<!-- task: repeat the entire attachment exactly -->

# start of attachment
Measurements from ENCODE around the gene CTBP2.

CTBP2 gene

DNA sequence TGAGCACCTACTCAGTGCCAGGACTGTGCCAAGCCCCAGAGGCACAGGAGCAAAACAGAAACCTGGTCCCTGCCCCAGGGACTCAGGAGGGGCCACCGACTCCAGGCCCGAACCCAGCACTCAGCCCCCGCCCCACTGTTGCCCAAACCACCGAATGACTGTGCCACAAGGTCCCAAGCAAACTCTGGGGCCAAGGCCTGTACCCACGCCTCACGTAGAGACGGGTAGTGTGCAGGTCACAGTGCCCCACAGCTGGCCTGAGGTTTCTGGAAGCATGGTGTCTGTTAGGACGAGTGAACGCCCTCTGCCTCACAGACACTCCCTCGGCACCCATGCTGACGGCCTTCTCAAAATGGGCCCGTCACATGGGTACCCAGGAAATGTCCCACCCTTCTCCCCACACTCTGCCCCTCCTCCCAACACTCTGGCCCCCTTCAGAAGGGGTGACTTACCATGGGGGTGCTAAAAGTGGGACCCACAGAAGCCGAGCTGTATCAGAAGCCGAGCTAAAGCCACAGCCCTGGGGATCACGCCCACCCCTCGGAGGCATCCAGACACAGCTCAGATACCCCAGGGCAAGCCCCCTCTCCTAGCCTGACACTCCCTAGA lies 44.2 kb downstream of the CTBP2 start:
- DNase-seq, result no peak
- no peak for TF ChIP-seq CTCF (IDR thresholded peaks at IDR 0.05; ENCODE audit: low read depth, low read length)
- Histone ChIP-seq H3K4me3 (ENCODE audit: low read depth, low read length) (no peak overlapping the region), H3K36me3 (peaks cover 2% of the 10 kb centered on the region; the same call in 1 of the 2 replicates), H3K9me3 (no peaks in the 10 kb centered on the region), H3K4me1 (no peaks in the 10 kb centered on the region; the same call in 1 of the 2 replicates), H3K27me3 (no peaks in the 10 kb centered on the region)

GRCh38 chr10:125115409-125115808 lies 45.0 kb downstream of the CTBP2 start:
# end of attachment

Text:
Measurements from ENCODE around the gene CTBP2.

CTBP2 gene

DNA sequence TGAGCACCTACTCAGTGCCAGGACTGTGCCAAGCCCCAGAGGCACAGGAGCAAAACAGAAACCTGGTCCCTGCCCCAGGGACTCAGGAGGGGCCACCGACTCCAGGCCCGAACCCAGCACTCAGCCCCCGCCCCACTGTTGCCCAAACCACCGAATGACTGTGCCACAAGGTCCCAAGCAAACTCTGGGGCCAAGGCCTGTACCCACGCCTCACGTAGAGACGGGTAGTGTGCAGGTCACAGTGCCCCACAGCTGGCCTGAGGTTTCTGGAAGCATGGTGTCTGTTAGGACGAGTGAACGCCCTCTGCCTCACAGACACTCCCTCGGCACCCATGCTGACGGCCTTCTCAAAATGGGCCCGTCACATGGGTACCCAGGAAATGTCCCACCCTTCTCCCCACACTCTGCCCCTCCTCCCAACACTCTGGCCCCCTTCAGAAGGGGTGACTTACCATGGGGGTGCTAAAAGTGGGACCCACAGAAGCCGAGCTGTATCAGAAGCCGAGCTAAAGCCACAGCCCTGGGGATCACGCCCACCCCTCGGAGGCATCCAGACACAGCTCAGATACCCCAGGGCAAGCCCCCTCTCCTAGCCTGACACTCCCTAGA lies 44.2 kb downstream of the CTBP2 start:
- DNase-seq, result no peak
- no peak for TF ChIP-seq CTCF (IDR thresholded peaks at IDR 0.05; ENCODE audit: low read depth, low read length)
- Histone ChIP-seq H3K4me3 (ENCODE audit: low read depth, low read length) (no peak overlapping the region), H3K36me3 (peaks cover 2% of the 10 kb centered on the region; the same call in 1 of the 2 replicates), H3K9me3 (no peaks in the 10 kb centered on the region), H3K4me1 (no peaks in the 10 kb centered on the region; the same call in 1 of the 2 replicates), H3K27me3 (no peaks in the 10 kb centered on the region)

GRCh38 chr10:125115409-125115808 lies 45.0 kb downstream of the CTBP2 start: